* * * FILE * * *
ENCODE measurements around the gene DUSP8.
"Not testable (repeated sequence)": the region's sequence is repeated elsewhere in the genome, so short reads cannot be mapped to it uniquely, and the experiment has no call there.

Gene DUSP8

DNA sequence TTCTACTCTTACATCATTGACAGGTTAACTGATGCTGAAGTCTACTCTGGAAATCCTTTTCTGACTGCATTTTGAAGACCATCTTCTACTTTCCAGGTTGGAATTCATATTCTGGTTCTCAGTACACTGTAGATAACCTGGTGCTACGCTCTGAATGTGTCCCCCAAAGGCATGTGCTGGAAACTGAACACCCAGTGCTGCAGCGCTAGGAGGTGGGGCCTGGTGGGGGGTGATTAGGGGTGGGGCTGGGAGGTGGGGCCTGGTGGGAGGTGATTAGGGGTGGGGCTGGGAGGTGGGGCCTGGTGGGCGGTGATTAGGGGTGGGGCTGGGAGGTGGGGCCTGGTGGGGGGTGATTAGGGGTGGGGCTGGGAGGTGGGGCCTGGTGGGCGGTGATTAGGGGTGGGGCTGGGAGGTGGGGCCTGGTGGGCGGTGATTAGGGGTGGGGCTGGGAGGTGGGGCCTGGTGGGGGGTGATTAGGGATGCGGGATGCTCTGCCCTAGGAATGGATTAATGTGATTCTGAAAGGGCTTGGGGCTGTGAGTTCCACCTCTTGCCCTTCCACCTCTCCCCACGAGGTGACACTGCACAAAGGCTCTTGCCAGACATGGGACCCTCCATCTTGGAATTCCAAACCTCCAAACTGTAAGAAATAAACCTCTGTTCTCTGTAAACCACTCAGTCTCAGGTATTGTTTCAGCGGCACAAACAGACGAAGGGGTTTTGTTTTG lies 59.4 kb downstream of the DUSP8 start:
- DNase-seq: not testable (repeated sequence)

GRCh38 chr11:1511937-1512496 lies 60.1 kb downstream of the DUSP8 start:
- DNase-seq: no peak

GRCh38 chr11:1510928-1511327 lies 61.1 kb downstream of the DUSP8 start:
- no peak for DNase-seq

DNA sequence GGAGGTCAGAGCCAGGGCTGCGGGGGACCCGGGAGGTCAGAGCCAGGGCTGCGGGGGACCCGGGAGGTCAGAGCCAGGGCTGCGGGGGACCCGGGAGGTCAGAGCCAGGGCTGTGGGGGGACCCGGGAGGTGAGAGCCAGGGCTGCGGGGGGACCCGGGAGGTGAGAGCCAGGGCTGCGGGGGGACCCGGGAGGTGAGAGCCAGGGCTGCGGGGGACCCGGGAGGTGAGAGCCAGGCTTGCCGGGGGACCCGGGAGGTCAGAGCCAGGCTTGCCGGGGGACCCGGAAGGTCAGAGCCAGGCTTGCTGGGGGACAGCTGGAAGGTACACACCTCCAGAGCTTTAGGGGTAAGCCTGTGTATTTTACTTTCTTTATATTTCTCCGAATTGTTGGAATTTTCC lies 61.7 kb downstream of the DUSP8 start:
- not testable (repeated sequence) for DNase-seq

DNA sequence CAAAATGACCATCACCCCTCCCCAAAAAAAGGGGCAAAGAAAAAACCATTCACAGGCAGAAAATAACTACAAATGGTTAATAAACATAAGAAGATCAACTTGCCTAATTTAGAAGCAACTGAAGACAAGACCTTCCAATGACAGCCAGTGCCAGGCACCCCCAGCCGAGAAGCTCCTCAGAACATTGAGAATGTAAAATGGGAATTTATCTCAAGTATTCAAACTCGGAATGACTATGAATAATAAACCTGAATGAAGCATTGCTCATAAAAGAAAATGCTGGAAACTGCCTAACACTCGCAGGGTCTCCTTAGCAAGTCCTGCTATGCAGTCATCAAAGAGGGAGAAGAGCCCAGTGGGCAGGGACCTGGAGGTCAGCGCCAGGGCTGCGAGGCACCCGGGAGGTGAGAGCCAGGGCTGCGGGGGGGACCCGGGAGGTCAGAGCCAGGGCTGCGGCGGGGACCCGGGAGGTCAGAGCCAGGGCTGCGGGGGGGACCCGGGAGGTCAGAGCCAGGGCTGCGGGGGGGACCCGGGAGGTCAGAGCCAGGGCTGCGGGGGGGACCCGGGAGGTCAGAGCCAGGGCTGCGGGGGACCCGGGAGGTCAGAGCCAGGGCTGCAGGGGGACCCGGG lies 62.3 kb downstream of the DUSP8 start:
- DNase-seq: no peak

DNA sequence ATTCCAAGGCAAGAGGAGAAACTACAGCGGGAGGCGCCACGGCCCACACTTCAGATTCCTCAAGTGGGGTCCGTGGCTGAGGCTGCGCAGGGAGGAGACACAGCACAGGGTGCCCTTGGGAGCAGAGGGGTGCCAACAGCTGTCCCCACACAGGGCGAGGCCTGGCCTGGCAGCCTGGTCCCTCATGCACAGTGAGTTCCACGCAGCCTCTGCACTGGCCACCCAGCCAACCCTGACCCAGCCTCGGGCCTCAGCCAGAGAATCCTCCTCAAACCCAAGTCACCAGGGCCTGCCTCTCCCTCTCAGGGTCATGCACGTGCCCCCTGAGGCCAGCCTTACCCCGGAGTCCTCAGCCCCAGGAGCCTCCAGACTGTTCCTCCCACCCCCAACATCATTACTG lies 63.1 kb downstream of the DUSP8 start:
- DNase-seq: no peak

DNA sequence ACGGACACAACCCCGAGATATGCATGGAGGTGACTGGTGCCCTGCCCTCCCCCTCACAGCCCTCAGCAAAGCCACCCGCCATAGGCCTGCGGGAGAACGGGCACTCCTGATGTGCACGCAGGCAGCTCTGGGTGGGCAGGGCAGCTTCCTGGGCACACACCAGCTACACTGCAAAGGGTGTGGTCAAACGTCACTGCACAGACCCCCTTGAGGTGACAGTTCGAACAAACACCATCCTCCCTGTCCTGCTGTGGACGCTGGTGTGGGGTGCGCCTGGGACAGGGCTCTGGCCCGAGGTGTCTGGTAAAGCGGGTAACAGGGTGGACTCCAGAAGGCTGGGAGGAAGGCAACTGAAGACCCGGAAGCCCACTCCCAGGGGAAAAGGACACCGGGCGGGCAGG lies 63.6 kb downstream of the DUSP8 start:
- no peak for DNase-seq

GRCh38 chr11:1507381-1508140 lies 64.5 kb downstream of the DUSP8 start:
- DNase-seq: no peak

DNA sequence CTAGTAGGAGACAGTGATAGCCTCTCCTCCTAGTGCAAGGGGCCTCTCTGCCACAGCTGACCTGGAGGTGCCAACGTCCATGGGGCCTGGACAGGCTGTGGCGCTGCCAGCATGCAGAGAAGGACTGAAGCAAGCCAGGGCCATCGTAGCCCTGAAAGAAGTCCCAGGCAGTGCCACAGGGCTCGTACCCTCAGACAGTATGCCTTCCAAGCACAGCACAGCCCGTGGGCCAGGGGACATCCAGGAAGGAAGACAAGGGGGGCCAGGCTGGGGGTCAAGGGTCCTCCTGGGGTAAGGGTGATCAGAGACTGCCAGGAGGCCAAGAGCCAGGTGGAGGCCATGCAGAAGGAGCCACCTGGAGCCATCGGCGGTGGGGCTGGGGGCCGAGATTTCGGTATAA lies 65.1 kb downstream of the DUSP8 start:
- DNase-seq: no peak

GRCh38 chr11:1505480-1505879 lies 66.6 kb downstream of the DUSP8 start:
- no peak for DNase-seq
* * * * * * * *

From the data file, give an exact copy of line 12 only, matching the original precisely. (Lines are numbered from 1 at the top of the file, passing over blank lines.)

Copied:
DNA sequence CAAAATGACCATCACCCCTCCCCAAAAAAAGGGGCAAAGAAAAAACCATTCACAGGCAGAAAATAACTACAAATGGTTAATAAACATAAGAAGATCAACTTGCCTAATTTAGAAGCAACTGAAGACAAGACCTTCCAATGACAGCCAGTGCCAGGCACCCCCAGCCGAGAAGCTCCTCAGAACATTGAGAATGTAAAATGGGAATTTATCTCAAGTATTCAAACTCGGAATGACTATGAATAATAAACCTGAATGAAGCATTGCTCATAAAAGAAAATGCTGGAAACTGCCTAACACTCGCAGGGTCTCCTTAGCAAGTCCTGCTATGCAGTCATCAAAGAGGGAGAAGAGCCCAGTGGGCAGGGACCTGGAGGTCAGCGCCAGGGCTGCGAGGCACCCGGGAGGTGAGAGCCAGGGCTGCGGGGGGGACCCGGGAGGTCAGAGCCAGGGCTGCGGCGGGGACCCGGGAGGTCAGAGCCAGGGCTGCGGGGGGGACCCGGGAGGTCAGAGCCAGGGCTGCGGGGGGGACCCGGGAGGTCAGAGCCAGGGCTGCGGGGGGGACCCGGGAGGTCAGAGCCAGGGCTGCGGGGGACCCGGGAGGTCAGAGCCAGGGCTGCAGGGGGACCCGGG lies 62.3 kb downstream of the DUSP8 start: